Twenty third graders jostle for a close-up view of the tiny aquatic crustacean Daphnia. Adjusting microscopes, peering at monitors, and identifying body parts, they chirp about the “water fleas”:
They’re so cute!
Is it pregnant?
She gave birth! I saw it! One, two, three, four, five … she just had another one!
This encounter took place not in a conventional laboratory but aboard a thirty-four-foot-long Airstream trailer parked outside PS 208 on West 111th Street in Harlem. Welcome to BioBus, a community-focused mobile science lab and not-for-profit educational program founded and directed by Ben Dubin-Thaler ’00CC, ’08GSAS. In BioBus’s two vehicles — the Airstream and a converted city bus painted orange, yellow, and blue — Dubin-Thaler’s staff of scientists cruises the metropolitan area, bringing mind-expanding glimpses of the natural world to schoolchildren.
“I can see kids’ minds changing in a forty-five-minute stay on the bus,” says the lean, bearded, forty-year-old Dubin-Thaler (“You look like a skateboarder!” cried one of his PS 208 charges). “But it’s equally important that, beyond doing science, the kids meet scientists from Columbia and other institutions. That’s how barriers fall.”
BioBus’s grassroots approach stems from Dubin-Thaler’s activist bent. “I’m trying to redefine the scientific community,” he says. “Science is for everyone. There’s no us and them. Climate change, for instance: we’ve all got to solve it.”
Dubin-Thaler was raised in Philadelphia and comes from a long line of Columbians, starting with his great-grandfather Meyer Jacobstein 1904CC, a congressman from western New York in the 1920s, and extending to his father, Jon Thaler ’67CC, ’72GSAS; his uncle Toby Thaler ’72CC; and his brother, Alex Thaler ’04CC. But Dubin-Thaler says it was Columbia’s activist culture, not family tradition, that drew him to Morningside. For him, activism meant breaking down boundaries. As a grad student in biology, he would open his lab to visitors, from University staff to “kids I’d met playing roller hockey in the park,” in an attempt to share his fascination with the widest possible audience.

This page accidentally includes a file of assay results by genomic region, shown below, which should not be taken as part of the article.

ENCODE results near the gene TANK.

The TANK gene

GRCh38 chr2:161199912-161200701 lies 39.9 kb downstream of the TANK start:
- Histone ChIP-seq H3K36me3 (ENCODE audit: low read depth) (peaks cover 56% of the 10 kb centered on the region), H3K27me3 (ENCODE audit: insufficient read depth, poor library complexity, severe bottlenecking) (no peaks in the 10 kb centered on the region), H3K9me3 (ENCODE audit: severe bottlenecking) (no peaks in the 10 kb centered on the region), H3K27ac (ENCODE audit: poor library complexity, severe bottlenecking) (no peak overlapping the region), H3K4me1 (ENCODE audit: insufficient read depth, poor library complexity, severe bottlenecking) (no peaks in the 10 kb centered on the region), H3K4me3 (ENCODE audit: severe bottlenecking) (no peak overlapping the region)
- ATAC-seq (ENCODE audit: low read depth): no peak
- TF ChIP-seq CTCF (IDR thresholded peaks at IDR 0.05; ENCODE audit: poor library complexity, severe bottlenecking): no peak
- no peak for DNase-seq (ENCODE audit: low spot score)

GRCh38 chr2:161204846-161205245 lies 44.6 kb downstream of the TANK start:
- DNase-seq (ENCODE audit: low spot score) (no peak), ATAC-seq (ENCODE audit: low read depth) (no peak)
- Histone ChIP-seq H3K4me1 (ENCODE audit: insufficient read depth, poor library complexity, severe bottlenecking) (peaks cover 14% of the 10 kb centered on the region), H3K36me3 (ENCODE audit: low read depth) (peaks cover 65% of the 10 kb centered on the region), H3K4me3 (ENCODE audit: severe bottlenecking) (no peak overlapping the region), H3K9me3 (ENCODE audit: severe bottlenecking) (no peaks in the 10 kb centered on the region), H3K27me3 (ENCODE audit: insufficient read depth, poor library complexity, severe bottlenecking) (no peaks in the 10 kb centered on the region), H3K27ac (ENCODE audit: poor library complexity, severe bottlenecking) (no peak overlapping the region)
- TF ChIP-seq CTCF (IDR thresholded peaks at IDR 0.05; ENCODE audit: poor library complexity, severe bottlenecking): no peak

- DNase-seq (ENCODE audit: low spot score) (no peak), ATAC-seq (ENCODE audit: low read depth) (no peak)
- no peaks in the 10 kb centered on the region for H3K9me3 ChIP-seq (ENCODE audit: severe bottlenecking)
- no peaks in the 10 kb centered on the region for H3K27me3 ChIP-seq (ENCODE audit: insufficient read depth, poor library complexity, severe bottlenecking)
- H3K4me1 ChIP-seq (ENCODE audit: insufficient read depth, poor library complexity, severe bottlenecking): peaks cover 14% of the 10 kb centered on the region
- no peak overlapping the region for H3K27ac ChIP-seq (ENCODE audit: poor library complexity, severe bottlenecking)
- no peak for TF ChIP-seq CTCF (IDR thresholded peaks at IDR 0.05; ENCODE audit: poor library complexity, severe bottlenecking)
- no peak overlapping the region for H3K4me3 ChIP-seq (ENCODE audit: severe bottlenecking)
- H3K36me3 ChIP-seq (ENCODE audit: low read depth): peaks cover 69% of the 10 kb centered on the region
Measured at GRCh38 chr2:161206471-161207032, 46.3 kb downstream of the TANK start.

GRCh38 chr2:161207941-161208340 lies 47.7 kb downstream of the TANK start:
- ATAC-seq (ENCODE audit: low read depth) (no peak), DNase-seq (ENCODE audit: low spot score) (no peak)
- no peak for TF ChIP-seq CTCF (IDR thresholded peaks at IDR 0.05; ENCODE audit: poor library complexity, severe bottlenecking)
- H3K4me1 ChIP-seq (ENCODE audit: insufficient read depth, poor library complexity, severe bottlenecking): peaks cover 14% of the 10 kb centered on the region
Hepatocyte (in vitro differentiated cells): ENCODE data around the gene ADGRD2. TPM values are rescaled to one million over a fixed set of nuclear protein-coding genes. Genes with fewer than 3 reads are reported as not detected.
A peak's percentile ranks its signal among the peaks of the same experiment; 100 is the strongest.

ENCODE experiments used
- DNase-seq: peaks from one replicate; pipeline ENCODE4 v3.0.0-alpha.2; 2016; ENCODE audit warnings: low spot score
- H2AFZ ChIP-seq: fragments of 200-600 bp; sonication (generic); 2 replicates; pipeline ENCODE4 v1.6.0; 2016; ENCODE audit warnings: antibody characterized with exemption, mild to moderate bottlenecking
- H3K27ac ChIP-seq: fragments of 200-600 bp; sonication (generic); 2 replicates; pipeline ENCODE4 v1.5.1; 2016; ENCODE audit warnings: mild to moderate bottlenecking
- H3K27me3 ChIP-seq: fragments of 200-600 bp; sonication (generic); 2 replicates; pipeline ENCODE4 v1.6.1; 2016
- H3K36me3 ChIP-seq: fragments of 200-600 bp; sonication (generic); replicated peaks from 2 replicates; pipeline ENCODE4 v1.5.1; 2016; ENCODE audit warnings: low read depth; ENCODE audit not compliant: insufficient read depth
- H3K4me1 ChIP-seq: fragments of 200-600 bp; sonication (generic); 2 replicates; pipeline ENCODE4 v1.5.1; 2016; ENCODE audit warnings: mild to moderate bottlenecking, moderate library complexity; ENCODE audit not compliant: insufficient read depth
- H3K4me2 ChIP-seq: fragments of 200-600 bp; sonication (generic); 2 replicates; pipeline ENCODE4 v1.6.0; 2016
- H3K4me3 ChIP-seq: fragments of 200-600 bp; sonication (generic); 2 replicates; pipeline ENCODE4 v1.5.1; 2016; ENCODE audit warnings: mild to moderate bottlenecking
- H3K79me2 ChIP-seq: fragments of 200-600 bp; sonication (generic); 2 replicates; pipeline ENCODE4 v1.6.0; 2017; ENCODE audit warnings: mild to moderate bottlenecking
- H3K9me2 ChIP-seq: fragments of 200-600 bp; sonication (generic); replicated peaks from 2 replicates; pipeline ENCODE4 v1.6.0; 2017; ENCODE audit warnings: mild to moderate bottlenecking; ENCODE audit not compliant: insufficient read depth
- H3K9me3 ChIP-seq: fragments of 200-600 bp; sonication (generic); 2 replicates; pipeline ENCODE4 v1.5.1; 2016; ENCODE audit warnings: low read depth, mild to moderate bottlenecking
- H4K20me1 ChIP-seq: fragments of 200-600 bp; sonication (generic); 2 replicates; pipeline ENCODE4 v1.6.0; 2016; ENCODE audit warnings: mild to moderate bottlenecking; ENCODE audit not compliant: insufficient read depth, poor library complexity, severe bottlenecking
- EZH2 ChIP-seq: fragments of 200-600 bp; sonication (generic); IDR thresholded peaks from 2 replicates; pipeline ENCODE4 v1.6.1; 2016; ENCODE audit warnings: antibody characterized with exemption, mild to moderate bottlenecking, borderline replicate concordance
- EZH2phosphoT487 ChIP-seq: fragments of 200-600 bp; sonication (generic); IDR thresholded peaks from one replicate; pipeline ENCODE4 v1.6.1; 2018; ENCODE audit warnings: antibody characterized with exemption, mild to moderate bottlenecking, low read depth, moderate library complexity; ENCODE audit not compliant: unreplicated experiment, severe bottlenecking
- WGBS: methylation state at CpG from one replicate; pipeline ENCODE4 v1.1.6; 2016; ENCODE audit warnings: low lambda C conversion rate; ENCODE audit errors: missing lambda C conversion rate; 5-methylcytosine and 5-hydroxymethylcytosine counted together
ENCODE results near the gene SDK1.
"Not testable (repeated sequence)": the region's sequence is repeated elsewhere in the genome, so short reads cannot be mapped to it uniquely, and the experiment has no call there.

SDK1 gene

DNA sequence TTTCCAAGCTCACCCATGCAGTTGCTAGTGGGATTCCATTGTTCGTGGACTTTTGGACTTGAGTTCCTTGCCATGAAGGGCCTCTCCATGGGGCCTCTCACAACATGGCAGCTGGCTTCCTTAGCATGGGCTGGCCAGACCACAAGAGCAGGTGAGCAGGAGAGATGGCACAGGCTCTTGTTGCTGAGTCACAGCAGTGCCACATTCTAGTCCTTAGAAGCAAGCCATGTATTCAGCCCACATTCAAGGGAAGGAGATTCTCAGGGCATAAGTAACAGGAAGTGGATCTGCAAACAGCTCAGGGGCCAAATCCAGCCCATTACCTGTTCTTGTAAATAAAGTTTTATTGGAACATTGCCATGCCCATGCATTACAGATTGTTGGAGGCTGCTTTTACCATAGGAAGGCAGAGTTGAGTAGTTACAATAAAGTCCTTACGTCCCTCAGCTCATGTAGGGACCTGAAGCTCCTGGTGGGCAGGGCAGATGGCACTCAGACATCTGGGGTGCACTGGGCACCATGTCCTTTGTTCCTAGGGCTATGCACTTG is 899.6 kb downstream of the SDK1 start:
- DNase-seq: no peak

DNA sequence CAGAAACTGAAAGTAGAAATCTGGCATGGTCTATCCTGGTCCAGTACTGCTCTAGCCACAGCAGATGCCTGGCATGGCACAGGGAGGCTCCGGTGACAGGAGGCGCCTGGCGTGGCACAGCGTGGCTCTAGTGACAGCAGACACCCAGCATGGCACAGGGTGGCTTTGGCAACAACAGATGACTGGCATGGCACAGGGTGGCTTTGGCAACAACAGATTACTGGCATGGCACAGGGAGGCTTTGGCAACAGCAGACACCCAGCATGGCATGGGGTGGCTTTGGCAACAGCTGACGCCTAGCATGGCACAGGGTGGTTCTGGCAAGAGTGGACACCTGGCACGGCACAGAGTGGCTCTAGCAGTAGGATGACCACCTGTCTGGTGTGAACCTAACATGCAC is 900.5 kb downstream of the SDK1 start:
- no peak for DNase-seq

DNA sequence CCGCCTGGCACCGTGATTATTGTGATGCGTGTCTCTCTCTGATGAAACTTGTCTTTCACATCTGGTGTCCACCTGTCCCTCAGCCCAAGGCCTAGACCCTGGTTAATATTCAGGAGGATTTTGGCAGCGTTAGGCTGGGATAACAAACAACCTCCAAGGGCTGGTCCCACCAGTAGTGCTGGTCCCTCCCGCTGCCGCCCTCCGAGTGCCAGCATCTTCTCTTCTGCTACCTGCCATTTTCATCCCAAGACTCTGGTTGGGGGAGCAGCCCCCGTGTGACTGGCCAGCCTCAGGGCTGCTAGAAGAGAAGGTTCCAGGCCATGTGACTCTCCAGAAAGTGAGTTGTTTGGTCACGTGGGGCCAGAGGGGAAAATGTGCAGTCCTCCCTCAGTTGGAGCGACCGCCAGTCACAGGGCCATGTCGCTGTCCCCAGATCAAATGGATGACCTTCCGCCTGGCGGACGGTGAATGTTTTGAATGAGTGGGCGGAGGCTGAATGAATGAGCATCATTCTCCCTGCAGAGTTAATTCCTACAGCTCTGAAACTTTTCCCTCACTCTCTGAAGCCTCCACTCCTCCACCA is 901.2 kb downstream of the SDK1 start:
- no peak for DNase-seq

Ever since high school, when he interned at a mobile-science program called the Physics Van at the University of Illinois, Dubin-Thaler had longed for a way to meld a teaching career with community service. His eureka moment came as he was completing his doctorate. “One of the things that kept me sane in graduate school was performing with an anti-consumerist political-theater group called Reverend Billy and the Church of Stop Shopping,” he recalls. In 2004, while Dubin-Thaler was briefly touring California with the group in a refurbished San Francisco city bus, one of his compatriots remarked, “Hey, this bus would make an amazing bookmobile!” Dubin-Thaler agreed, but he had a slightly different plan.
With a chunk of his savings and some help from family and friends, he bought a used bus and had it converted into a lab. In 2007, BioBus was born. Today, through a partnership with the Zuckerman Institute, it is headquartered at the Jerome L. Greene Science Center, home of the Education Lab, where motivated BioBus students can work on long-term projects with Columbia scientists. With two vehicles and nearly thirty staff members, the BioBus program reaches thirty thousand kids each year.
These days, whenever Dubin-Thaler feels overwhelmed by the day-to-day work of keeping BioBus rolling, he’ll join a trip out to a school to “see what’s up” and connect with the kids, whose access to science education, in his view, is essential to solving problems, locally and globally. “The message is clear,” he says. “We’re all in this together.”
This article appears in the Summer 2019 print edition of Columbia Magazine with the title "Microscopes for the People."